The Foreign Service Journal, September 2023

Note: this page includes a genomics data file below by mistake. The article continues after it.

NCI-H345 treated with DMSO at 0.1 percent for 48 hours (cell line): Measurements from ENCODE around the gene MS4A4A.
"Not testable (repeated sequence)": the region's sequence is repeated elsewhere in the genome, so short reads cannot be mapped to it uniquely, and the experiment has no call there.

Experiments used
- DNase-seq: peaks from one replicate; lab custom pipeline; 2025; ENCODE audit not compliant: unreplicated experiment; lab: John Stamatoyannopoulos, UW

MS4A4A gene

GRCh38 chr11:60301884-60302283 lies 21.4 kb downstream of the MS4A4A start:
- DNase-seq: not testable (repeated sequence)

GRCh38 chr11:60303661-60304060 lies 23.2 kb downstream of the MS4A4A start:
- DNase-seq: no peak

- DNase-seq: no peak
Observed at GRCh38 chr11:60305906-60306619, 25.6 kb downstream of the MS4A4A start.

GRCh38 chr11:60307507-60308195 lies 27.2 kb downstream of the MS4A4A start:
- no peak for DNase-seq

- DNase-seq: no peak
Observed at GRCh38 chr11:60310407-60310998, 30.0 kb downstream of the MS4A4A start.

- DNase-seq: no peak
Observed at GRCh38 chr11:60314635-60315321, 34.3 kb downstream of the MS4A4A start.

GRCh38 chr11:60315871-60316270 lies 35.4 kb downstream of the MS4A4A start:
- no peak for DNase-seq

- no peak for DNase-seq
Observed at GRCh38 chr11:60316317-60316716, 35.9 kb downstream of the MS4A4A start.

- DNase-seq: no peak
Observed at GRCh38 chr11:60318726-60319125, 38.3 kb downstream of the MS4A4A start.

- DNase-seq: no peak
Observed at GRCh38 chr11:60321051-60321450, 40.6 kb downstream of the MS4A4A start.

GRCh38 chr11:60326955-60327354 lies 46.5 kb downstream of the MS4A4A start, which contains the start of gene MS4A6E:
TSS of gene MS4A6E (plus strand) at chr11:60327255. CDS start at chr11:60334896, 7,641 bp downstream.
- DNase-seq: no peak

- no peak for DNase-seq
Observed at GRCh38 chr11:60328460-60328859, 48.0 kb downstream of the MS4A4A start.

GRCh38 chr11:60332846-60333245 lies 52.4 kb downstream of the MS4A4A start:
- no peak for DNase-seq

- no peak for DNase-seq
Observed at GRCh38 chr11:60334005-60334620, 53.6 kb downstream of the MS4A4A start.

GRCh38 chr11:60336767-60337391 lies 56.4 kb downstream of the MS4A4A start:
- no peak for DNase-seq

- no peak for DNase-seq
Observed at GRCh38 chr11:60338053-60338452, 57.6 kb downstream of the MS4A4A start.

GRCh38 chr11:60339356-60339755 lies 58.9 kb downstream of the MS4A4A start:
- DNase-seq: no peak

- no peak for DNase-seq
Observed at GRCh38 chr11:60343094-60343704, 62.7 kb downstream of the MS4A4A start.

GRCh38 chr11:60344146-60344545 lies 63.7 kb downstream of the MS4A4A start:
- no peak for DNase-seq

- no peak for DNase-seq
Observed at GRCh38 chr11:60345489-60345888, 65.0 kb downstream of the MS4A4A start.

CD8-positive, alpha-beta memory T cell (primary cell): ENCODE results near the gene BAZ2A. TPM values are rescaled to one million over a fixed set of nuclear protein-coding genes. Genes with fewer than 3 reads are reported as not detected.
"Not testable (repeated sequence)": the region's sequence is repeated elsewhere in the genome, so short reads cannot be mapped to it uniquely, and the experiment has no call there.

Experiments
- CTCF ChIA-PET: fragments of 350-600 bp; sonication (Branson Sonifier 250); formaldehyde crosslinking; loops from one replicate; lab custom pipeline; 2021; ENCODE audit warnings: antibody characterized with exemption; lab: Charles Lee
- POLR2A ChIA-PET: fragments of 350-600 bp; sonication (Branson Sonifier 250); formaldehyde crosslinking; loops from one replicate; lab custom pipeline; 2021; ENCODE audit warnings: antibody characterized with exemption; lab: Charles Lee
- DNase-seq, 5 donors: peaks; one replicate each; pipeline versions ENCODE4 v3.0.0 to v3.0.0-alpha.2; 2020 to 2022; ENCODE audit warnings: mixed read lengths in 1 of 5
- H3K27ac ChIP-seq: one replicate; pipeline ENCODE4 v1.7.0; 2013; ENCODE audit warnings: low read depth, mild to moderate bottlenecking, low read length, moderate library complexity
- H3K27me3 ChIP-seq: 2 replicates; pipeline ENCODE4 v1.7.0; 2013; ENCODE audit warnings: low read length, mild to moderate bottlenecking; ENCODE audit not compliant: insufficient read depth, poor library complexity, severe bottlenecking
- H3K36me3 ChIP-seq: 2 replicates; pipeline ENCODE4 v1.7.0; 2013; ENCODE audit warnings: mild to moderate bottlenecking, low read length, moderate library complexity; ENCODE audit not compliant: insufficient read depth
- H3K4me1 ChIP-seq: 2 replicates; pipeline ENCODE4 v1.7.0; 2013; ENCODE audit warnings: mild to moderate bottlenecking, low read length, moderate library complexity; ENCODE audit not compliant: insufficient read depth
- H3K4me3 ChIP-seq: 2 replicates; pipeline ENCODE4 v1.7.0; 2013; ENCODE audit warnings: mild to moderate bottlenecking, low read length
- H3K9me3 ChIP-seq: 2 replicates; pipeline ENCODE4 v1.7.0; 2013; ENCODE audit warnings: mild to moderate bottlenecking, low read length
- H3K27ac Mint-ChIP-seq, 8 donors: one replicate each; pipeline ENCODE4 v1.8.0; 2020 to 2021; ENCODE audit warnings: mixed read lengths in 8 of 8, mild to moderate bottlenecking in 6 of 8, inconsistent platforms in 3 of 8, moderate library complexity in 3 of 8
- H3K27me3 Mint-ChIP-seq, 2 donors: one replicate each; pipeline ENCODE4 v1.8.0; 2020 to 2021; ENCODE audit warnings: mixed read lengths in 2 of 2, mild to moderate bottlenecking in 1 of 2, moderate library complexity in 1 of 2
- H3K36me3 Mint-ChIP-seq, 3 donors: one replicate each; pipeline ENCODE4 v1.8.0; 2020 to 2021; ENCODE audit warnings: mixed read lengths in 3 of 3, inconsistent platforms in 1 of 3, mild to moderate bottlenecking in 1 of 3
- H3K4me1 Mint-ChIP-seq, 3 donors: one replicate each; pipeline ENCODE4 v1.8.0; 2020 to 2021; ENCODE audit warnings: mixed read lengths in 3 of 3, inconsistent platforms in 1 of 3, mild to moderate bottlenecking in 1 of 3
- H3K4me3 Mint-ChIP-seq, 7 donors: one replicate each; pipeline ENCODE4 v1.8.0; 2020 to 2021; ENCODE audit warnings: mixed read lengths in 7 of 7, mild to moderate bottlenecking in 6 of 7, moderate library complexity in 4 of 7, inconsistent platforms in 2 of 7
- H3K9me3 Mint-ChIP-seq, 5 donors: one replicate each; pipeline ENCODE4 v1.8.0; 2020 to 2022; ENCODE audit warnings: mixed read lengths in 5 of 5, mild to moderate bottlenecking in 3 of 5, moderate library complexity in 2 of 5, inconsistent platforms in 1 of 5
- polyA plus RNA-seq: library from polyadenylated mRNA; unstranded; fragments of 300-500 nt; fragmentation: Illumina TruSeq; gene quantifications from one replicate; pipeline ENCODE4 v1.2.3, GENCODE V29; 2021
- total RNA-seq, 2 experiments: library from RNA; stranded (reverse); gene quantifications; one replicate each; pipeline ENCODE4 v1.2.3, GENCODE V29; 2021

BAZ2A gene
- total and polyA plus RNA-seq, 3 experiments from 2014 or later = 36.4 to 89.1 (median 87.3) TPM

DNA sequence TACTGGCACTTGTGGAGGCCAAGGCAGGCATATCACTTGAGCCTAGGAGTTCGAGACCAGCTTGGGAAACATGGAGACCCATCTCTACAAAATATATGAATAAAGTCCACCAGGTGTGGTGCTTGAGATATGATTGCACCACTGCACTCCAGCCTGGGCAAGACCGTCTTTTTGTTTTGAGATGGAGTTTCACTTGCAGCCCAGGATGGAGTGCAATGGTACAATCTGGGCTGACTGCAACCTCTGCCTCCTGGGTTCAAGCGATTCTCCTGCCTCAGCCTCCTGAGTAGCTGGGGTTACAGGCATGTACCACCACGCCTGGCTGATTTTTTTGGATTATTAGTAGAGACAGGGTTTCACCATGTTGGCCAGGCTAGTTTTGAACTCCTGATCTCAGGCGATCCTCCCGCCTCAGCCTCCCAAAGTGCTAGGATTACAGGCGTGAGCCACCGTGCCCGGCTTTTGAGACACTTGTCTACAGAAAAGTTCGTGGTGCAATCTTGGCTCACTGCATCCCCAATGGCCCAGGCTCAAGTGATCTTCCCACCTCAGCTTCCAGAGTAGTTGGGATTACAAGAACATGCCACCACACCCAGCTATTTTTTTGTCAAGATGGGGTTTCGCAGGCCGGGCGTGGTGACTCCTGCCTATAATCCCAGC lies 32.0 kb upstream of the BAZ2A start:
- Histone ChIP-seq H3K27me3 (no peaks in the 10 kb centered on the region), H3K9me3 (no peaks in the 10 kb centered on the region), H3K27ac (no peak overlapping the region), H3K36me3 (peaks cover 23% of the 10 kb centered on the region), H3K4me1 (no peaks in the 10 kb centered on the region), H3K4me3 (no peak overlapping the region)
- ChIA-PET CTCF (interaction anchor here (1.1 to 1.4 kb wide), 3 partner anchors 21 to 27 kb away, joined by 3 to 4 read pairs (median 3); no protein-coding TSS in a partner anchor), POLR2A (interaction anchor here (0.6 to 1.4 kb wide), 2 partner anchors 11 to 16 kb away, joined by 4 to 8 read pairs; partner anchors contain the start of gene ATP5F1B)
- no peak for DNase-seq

THE FOREIGN SERVICE JOURNAL | SEPTEMBER 2023 55 AFSA NEWS USAID VP VOICE | BY RANDY CHESTER Contact: | (202) 712-5267 Advancing the Best Interests of USAID FSOs Many thanks to the USAID Foreign Service community for putting its trust in me to be your AFSA representative. I want to thank Jason Singer for his exceptional leadership these past four years, for helping my transition to vice president, and for his continued support of AFSA and USAID. Additionally, I want to thank all the staff at AFSA, especially Sue Bremner, for their efforts supporting USAID FSOs. Finally, I want to recognize the efforts of the USAID FSOs and their role in organizing, educating, and promoting an inclusive work environment, work-life balance, and most importantly, USAID’s development agenda. Returning to the U.S. after 17 years overseas, I know my concerns and some of yours, but by no means do I know the entirety of USAID FSO concerns. When this column goes to print, my transition to VP will still be underway, as I take the time to learn, listen, meet, and understand the issues facing USAID FSOs. As I said during the election, my priorities as vice president include: • Improving transparency, accountability, and effectiveness of the promotion and assignments process; • Advocating for a strategic workforce plan addressing Foreign Service staffing requirements, recruitment, and retention; • Promoting diversity, equity, inclusion, and accessibility (DEIA) in leadership, teleworking, alternative work schedules, entitlement and official travel, and eldercare/ childcare; • Engaging leadership on other work-life balance and workplace issues; • Recruiting and empowering FSOs for senior domestic positions, currently vacant or held by political appointees; and • Ensuring the rights of FSOs are protected and promoted in all matters. Many of these issues will always be works in progress, a fact that only underscores the need for continued advocacy and dialogue. The pandemic highlighted the importance of promoting work-life balance and assisting FSOs to reach their professional goals. Now, as Washington, D.C., moves into a post-pandemic work posture, it is essential that we diligently protect the workplace gains we made. We must work with management to: institutionalize workplace flexibilities; improve effective technology use for the hybrid environment; and enhance a positive workplace environment built on trust and mutual respect while maintaining our collective high standards and productivity, demonstrating cost savings, and increasing staff morale. It is also important that we continue to dialogue with the leadership on needed changes to the hiring, promotion, and assignments process. Unilateral actions often have negative results and increase mistrust. For example, in March, the Office of Human Capital and Talent Management (HCTM) announced the addition of a new DEIA core skill requirement for FSO evaluations, without any meaningful discussion with or input from the FSO community. This prompted a strong reaction from FSOs around the world, with more than 600 FSOs signing a letter requesting dialogue and discussion—a reaction that highlights the need for management and staff to listen, communicate, and understand. As a result, full implementation of the new core skill has been delayed until the 2024-2025 rating period, and HCTM is now working with a community of FSOs to develop the needed guidance, tools, and training materials for a smooth rollout. This successful effort shows how rank-and-file and AFSA can work together to promote change and dialogue. Working together with a single strong voice, we can ensure that all employees, regardless of hiring mechanism, are provided equitable opportunities to succeed in an inclusive, accessible, and supportive environment. Finally, it is important that we maintain vigilance, protecting and promoting our agency’s core values, no matter the tenor or tone of the administration in power. But without constant dialogue and advocacy, policies and practice can and will change. Currently, certain activity on the Hill gives me pause, namely efforts to: force all federal employees to return to the office full-time, reduce Foreign Service pensions and restructure the Thrift Savings Plan; and replace the current salary step structure with a “merit-based” structure. As USAID VP, I will work with you to strengthen the current system, promote and protect the balance between career and personal lives, provide support navigating the promotion and assignments processes, lead or assist FSOs in our collective dialogue with leadership, aid employees struggling through the grievance process, and address your other concerns. Together, we will meet the challenges facing a 21st century post-pandemic workforce. Thank you again for entrusting me with the role of AFSA USAID VP. You can reach me at rchester@, or by stopping at our AFSA office in the Ronald Reagan Building. We are here to support you. n